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Wrexham Glyndŵr University claims money from controversial housing plans is needed to ‘thrive’

Wrexham Glyndŵr University has defended its position over controversial plans to sell off two plots of local land to enable almost 200 homes to be built.

The university is carrying out a major £60 million revamp to transform its campuses, including its main base on Mold Road in the town.

In order to partly fund the developments, it has entered planning applications for 70 houses on a sports field on Dean Road in Rhosnesni and 116 new homes on grazing land for horses off Gatewen Road in New Broughton.

The move has been met with opposition by both communities, who say local schools and GP surgeries will not be able to cope.

However, Professor Maria Hinfelaar, the university’s vice-chancellor, said the institution had no use for the land and the money from selling to developers would help it to compete.

She said: “We’ve had a few years where investment has been lagging behind, but now we have an opportunity to catch up and be ahead of the others.

“For Wrexham to thrive we need a thriving university and we’re here for the community.

“We thought it was important that we prepared the planning applications for what is to be done with that land.

“It does need to be development that fits with where Wrexham is going so we’re very actively talking to the council and the new chief executive. We are part of the town, so we want to do what’s right.”

A consultation on the new campus proposals closed in July which received more than 200 comments from members of the public

In light of feedback about the Dean Road site, the university is looking to gift a section of it to the community so that a sports pitch can be retained.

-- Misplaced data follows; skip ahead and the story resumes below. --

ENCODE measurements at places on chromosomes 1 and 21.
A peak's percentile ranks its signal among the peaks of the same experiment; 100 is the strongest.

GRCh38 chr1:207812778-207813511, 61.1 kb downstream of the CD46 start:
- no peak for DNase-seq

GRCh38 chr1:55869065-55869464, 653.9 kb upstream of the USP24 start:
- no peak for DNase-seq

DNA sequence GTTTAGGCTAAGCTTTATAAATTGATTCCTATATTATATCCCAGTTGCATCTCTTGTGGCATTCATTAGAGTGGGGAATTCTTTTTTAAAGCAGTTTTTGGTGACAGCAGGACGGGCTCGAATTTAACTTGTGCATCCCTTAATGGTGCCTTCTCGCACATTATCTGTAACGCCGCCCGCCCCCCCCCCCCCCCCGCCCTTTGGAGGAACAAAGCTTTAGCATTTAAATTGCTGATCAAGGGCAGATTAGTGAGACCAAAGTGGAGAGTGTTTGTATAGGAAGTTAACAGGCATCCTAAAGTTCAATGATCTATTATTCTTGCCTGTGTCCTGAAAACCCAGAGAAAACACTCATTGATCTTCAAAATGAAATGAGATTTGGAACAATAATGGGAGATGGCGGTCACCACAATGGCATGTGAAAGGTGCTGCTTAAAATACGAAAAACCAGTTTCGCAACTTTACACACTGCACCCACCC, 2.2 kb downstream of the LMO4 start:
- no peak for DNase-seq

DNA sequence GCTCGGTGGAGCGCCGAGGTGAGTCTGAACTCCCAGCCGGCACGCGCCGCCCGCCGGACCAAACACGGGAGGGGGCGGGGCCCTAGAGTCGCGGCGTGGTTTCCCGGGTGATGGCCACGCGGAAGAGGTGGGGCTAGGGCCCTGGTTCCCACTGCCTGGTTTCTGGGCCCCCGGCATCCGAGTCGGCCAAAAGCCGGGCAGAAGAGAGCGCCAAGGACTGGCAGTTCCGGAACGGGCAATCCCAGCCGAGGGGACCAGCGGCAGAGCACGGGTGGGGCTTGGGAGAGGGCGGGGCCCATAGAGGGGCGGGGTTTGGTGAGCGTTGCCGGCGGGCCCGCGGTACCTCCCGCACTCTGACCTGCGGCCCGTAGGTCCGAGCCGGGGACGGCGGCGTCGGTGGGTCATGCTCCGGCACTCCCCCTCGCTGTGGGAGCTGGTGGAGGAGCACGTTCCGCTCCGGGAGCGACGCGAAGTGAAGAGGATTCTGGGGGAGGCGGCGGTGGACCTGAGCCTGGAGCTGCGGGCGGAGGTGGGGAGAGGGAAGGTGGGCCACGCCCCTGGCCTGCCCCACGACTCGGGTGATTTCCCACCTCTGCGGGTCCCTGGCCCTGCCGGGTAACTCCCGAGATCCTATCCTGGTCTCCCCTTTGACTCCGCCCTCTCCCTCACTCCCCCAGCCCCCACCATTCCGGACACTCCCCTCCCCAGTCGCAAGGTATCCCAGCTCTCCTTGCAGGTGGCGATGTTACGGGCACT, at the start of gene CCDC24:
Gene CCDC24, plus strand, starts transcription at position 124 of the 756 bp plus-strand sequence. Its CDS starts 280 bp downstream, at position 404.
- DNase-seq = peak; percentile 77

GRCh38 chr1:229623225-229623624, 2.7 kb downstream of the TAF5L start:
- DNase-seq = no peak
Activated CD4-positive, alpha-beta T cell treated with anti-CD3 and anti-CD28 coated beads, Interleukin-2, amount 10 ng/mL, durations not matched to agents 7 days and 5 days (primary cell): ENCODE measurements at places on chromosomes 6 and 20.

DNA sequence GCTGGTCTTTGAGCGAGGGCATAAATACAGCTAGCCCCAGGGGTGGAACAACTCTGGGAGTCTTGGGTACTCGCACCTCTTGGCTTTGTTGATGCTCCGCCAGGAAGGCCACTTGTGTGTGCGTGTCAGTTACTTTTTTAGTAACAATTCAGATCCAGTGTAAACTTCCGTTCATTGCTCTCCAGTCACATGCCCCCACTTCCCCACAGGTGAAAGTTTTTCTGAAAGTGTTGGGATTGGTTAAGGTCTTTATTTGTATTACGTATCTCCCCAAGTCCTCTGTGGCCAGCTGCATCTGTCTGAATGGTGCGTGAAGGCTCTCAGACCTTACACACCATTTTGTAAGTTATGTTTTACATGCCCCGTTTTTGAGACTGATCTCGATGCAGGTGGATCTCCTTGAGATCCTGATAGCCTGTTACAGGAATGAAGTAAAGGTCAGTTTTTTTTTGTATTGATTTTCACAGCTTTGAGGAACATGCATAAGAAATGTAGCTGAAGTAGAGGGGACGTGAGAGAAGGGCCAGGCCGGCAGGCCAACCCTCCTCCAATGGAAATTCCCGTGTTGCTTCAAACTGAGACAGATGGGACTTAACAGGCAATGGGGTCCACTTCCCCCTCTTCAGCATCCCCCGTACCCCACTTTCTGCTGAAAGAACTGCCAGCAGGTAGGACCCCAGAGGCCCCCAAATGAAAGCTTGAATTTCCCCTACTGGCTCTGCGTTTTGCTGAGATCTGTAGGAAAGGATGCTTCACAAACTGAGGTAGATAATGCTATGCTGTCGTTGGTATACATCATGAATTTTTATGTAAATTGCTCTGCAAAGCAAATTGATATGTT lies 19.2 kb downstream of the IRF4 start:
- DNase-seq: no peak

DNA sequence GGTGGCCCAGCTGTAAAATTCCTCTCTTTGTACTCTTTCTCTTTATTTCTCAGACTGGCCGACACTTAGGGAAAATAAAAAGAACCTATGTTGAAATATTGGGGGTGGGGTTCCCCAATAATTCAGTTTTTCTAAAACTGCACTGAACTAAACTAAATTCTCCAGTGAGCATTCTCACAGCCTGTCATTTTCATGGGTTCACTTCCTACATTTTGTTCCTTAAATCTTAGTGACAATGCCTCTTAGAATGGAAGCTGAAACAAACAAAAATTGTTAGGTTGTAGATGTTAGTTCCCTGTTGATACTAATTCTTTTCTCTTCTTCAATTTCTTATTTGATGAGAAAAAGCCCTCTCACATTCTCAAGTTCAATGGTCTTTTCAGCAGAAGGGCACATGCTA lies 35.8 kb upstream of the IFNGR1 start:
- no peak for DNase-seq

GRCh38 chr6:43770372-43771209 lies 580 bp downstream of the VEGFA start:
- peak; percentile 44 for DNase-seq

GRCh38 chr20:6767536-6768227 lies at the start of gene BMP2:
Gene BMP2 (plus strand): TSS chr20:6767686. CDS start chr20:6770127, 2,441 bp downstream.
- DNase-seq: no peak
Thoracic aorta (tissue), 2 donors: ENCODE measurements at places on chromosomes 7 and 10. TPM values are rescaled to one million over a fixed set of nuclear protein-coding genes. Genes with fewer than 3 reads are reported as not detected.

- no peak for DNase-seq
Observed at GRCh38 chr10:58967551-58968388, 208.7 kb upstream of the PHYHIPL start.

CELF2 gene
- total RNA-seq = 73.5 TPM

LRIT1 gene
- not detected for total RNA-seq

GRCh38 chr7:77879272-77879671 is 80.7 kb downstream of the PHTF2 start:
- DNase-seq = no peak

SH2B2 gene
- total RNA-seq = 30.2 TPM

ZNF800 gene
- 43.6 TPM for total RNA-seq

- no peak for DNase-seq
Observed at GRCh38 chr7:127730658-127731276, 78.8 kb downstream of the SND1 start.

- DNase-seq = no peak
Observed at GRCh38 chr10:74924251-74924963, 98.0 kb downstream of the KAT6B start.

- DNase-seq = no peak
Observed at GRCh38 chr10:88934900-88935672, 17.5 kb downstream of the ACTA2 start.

It has also denied claims that there is a restrictive covenant on land at Gatewen Road after carrying out checks.

Director of operations Lynda Powell said she was aware there would be strong feelings over the proposals, but stressed the need for the establishment to progress.

She said: “We always knew Dean Road was going to be the most controversial site because it’s a parcel of land that is surrounded by housing already.

“We recognise there was some community use there, and as part of the planning application we have proposed that part of that land is gifted to the local authority so it can then be retained for community use.

“The university has never used the Gatewen site for any purposes; I think there’s been a couple of horses on it.

“It doesn’t fit and we’ve never used them for academic purposes, so at a time when we’re wanting to upgrade the facilities here it makes sense to dispose of assets we’re not using and reinvest in student facilities.”

Some of the buildings at the university’s main campus date back between 60 to 70 years and will be replaced by a new learning gateway and engineering building.

In the meantime, a number of existing classrooms have already started to be refurbished.

The arts school on Regent Street will be revamped and have a 107 bed student accommodation block added.

There are also plans to demolish existing student accommodation on the Plas Coch campus to make way for affordable apartments aimed at professionals from key employers, such as Wrexham Maelor Hospital and HMP Berwyn.

Prof Hinfelaar added: “It’s all part of the dynamic of being up there as a community in what it has to offer as we’re trying to move to more of a knowledge-based economy.

“We’re also talking about investment through the North Wales Growth Deal in some of the key sectors like advanced manufacturing and digital.

“It’s all very well saying that, but we need the people or it’s not going to happen.”

The planning applications will be decided on by Wrexham Council at a future date.

By Liam Randall – BBC Local Democracy Reporter (more here on the LDR scheme).

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